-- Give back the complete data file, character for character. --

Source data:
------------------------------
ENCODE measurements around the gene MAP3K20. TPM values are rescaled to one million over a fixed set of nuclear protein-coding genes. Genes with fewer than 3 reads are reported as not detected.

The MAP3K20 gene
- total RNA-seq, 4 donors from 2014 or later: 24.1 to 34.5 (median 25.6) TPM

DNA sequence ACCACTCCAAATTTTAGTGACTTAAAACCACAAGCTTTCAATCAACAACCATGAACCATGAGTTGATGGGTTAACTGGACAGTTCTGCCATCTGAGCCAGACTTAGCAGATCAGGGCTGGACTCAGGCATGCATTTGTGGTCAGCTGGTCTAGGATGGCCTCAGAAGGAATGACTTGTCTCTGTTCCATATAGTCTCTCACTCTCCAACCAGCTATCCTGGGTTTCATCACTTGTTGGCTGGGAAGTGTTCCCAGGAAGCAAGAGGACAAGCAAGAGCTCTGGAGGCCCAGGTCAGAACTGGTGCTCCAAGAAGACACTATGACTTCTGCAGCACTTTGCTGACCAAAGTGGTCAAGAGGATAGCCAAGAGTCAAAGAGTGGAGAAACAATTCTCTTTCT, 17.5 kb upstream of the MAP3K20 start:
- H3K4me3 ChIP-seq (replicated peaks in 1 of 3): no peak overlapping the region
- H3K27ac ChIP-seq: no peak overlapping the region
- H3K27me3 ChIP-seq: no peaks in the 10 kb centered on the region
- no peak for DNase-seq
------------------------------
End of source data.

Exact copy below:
ENCODE measurements around the gene MAP3K20. TPM values are rescaled to one million over a fixed set of nuclear protein-coding genes. Genes with fewer than 3 reads are reported as not detected.

The MAP3K20 gene
- total RNA-seq, 4 donors from 2014 or later: 24.1 to 34.5 (median 25.6) TPM

DNA sequence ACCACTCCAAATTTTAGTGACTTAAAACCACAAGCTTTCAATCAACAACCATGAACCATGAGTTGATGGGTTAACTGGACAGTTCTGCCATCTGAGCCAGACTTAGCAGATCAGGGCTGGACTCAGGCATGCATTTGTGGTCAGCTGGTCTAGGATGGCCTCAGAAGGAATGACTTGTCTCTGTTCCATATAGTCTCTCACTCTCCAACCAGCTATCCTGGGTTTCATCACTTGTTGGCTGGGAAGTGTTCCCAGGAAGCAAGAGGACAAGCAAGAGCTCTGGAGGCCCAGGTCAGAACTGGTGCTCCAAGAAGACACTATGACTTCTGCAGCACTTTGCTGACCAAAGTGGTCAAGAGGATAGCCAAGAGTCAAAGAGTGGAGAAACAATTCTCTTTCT, 17.5 kb upstream of the MAP3K20 start:
- H3K4me3 ChIP-seq (replicated peaks in 1 of 3): no peak overlapping the region
- H3K27ac ChIP-seq: no peak overlapping the region
- H3K27me3 ChIP-seq: no peaks in the 10 kb centered on the region
- no peak for DNase-seq